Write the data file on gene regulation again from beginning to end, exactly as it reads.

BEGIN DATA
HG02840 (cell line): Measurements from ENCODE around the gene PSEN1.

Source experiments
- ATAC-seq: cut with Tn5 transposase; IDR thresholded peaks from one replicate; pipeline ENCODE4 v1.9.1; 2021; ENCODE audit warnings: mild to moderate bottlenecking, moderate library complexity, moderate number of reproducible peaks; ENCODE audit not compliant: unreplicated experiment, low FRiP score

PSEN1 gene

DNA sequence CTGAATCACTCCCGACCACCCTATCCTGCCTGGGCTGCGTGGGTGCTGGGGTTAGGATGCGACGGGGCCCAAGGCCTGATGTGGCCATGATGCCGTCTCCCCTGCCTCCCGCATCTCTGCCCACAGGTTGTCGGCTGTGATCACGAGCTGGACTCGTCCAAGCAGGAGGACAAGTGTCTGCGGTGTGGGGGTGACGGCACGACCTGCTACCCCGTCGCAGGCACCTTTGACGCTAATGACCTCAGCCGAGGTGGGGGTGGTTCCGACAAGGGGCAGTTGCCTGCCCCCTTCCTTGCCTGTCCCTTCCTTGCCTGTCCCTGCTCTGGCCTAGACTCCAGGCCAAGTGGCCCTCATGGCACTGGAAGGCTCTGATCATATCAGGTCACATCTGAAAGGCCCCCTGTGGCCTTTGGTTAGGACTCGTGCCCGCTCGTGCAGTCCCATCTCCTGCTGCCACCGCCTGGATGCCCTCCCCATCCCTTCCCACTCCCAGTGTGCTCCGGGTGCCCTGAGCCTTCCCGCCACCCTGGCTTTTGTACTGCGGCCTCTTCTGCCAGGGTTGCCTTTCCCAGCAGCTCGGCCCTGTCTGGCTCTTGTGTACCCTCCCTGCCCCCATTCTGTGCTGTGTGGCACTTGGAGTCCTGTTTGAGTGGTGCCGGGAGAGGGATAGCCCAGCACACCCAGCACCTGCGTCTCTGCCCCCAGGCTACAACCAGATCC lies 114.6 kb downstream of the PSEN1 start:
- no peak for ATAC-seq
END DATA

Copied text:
HG02840 (cell line): Measurements from ENCODE around the gene PSEN1.

Source experiments
- ATAC-seq: cut with Tn5 transposase; IDR thresholded peaks from one replicate; pipeline ENCODE4 v1.9.1; 2021; ENCODE audit warnings: mild to moderate bottlenecking, moderate library complexity, moderate number of reproducible peaks; ENCODE audit not compliant: unreplicated experiment, low FRiP score

PSEN1 gene

DNA sequence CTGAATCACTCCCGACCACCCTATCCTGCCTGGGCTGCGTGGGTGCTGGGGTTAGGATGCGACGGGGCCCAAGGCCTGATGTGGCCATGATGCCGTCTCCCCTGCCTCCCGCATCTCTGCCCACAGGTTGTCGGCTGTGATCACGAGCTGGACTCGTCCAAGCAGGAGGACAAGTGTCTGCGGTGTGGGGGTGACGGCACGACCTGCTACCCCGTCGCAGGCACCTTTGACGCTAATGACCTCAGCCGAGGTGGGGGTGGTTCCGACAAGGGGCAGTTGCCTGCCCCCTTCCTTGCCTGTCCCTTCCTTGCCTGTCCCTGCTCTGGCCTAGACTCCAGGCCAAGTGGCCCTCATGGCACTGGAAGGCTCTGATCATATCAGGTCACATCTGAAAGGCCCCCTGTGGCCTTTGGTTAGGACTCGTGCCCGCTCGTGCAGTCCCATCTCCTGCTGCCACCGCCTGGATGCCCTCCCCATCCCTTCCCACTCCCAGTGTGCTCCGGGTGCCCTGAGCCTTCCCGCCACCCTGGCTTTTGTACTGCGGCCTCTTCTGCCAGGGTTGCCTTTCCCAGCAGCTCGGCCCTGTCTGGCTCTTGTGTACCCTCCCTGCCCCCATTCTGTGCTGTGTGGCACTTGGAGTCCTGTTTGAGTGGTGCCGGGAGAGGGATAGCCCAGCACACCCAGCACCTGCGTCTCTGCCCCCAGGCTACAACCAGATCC lies 114.6 kb downstream of the PSEN1 start:
- no peak for ATAC-seq